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“A successful focus strategy will emphasize unmet needs, as opposed to just raising the bar slightly on strategy elements about which customers are largely satisfied” suppliers and customers. A successful focus strategy will be very future focused, requiring insights as to what is keeping customers awake at night, the challenges on their own horizon that might define a supplier success story for the supplier that helps them to address them. A successful focus strategy will emphasize unmet needs, as opposed to just raising the bar slightly on strategy elements about which customers are largely satisfied. It is not only getting customer input, but getting customer input on hard and illdefined questions that allows firms to come up with a winning answer to the key questions outlined above. The second key theme that must be addressed in developing a focus strategy involves the question “Who in our firm must contribute, and how, if we are to succeed”? The firm in the case study had only involved the sales team in its first attempt to select targets for focus (and, to be fair, recognized that some other parts of their organization would have to make changes as the strategy was implemented). But it’s often not the sales team that will have to make the most significant changes in response to the decision made on focus. The examples above again provide illustrations. Had the firm in the case study gone forward with its initial choices, there would have had to be mega-changes in product development (to focus on the Good-Better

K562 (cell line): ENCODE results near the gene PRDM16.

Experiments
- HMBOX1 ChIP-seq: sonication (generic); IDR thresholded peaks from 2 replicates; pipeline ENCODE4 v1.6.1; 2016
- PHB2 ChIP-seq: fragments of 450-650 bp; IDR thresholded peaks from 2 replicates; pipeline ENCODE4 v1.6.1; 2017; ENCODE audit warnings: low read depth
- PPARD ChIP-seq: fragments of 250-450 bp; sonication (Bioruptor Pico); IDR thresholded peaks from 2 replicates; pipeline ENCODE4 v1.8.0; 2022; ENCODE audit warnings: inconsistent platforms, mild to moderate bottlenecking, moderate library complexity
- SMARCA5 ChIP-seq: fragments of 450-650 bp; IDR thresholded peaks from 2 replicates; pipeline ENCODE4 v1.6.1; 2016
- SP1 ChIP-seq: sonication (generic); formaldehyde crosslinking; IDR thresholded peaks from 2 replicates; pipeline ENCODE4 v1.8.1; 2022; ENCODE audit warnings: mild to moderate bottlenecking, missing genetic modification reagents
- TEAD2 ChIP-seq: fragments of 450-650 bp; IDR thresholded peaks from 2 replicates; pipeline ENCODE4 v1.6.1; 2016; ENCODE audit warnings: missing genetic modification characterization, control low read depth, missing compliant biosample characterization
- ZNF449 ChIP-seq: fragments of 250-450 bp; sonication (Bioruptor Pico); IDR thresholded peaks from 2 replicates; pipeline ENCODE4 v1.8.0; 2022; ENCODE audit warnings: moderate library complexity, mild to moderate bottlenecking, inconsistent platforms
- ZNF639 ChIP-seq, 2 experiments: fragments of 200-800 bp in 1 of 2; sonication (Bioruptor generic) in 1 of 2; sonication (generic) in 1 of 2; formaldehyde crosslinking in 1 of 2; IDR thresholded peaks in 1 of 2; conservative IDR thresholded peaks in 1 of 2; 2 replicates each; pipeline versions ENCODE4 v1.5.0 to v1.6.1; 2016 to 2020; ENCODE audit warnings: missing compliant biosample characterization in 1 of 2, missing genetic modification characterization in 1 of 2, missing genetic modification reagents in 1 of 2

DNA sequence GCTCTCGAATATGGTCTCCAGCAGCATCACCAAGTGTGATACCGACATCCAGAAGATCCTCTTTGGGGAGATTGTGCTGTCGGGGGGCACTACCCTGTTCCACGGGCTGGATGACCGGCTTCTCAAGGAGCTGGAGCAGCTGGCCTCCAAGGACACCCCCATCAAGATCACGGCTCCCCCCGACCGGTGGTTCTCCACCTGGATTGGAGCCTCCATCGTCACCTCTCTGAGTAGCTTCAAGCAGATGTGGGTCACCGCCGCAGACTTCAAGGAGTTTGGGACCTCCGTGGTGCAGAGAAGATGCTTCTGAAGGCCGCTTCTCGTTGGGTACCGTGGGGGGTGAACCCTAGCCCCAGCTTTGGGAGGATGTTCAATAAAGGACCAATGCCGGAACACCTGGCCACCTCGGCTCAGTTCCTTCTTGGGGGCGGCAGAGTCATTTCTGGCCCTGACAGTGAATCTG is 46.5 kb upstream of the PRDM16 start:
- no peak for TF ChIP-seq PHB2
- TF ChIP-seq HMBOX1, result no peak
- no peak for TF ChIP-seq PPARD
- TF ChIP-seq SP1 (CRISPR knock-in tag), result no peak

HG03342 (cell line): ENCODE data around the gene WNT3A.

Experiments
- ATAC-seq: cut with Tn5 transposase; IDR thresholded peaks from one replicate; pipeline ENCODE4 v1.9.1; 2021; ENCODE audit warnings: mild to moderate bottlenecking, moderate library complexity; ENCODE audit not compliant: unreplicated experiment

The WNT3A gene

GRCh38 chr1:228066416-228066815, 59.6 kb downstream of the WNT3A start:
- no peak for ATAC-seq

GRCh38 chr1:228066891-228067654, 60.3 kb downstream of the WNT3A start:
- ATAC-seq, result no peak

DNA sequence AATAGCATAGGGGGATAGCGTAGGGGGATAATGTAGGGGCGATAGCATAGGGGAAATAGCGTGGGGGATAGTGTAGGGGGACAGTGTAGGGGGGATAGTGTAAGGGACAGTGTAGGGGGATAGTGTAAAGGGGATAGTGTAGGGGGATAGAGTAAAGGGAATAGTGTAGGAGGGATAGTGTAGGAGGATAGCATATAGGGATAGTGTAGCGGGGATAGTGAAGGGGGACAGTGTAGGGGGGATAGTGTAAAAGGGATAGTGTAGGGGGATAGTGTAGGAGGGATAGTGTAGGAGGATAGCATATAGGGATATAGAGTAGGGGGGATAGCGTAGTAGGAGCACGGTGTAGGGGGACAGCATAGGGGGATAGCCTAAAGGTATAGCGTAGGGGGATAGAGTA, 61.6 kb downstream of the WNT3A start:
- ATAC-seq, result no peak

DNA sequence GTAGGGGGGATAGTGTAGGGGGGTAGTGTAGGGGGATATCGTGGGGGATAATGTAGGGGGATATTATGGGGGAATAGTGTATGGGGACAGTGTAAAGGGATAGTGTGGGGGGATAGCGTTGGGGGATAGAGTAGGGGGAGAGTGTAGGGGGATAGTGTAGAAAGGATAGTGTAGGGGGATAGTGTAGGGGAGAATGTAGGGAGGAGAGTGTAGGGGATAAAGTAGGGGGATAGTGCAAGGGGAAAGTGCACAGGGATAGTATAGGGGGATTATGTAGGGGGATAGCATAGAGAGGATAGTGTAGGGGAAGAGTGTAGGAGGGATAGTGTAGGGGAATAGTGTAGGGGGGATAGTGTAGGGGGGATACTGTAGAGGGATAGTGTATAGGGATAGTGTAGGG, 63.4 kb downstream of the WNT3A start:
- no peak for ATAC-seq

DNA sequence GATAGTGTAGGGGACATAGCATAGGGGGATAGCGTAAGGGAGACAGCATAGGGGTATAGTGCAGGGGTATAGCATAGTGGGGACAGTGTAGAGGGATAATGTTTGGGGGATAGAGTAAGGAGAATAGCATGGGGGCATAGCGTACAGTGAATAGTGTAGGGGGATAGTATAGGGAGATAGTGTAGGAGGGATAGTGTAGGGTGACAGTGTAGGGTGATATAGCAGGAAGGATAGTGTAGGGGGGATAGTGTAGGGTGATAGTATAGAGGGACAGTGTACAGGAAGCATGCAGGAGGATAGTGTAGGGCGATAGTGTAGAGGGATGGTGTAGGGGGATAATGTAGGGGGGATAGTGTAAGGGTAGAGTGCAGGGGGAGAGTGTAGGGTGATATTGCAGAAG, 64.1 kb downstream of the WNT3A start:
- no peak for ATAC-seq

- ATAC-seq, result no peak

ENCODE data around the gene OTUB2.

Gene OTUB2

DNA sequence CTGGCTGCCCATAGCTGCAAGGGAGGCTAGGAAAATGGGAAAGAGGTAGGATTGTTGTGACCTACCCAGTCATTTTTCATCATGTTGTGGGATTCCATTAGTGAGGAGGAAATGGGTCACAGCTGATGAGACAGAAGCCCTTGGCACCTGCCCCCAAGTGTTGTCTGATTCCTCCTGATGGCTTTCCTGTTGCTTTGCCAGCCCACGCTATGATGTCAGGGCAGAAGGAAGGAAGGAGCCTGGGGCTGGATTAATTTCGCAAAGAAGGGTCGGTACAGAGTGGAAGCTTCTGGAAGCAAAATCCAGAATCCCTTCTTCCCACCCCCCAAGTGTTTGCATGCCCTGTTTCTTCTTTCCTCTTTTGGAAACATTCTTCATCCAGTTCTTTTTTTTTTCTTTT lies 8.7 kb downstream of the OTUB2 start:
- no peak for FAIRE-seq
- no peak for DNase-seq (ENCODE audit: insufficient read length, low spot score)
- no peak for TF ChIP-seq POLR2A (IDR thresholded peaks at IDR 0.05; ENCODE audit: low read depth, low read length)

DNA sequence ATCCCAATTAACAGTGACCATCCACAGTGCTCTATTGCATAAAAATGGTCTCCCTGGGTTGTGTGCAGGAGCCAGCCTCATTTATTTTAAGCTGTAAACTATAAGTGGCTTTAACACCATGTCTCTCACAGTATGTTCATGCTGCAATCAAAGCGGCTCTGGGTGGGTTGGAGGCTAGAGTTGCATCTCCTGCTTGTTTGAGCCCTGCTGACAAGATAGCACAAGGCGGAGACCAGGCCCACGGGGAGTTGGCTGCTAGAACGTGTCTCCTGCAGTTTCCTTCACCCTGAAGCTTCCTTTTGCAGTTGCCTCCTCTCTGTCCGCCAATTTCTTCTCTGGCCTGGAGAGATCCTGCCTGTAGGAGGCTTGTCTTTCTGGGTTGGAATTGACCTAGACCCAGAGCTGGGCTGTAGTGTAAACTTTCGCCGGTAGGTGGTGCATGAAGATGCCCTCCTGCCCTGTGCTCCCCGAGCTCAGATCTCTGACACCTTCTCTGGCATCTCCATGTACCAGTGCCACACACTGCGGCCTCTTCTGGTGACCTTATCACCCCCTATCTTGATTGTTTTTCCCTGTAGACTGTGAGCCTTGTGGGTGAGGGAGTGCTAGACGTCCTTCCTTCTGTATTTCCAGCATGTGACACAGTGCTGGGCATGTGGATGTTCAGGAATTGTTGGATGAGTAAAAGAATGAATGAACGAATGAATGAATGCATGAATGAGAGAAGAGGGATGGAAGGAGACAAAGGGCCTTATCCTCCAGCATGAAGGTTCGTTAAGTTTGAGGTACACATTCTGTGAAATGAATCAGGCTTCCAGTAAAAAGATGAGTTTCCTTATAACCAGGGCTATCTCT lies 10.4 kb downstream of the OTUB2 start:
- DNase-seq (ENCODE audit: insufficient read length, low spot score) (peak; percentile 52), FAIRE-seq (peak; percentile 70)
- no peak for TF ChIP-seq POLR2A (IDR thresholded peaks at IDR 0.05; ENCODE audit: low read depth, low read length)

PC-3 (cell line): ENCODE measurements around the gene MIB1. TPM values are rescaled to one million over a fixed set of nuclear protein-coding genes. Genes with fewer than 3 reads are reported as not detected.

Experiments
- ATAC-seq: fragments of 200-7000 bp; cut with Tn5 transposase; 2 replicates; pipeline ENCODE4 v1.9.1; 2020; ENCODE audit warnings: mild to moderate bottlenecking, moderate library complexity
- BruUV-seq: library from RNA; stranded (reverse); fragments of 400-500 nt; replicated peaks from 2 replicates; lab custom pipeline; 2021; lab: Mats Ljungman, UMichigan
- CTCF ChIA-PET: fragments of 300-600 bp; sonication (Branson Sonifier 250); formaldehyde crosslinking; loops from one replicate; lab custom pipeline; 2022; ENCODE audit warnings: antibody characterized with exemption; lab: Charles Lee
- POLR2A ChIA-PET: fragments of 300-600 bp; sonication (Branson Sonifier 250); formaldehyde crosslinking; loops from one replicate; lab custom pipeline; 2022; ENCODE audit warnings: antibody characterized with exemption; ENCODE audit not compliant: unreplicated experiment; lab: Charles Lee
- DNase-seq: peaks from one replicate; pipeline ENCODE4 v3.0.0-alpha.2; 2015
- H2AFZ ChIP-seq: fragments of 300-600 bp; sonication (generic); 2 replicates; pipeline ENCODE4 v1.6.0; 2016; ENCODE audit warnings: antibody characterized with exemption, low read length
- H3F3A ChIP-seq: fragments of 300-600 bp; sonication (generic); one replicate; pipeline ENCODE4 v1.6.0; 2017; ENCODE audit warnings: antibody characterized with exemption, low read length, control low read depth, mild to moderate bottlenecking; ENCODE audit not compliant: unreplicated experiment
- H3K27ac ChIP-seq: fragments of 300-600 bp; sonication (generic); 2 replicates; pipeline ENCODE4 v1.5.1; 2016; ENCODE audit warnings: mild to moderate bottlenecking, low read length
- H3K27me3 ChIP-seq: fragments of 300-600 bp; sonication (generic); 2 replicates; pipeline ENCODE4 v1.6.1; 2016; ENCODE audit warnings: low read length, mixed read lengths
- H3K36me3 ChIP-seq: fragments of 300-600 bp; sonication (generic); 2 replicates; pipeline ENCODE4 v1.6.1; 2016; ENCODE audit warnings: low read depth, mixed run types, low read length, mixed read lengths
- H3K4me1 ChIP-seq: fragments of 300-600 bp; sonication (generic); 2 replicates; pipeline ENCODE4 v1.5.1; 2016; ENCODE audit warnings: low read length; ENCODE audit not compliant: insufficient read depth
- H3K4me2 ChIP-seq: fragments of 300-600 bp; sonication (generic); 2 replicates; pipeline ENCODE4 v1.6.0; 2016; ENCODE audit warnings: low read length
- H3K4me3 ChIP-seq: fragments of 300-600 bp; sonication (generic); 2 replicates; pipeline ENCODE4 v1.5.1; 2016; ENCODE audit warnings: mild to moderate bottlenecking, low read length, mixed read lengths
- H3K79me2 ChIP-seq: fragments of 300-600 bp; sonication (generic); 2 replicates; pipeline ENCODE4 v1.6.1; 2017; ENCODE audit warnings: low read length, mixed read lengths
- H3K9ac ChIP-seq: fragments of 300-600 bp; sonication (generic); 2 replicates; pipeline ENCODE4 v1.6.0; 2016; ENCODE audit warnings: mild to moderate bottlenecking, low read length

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segments) and in manufacturing (to shift the focus to low-cost operations). Had the firm considering an industry shifting key activities to Asia selected that industry as one on which to focus, it would have required building competencies in that region that could make positive contributions to key relationships. For sure, the sales team in both of these firms would have had to make changes, but they alone had no chance of success unless other parts of the organization also made parallel changes. Change is a challenge, and requires very active leadership involvement if it to be successful. My earlier research on the obstacles to successfully implementing changes to a firm’s business model defined the two factors that most frequently stood in the way of successful change management: “Internal resistance to the new business model” and “The implementation process was poorly managed”. Moving to a focus strategy is a major change to most firm’s business model, and these two obstacles will rear their ugly heads and thwart the change unless executive-level leadership gets out in front of them, constantly selling the change and its importance, making sure that the right resources are in place, and underscoring the importance of the change through measurement, review, and rewards. Again, wishing doesn’t make it reality. Strong and ongoing leadership

Profile for Business Excellence Magazine

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Dec 2013

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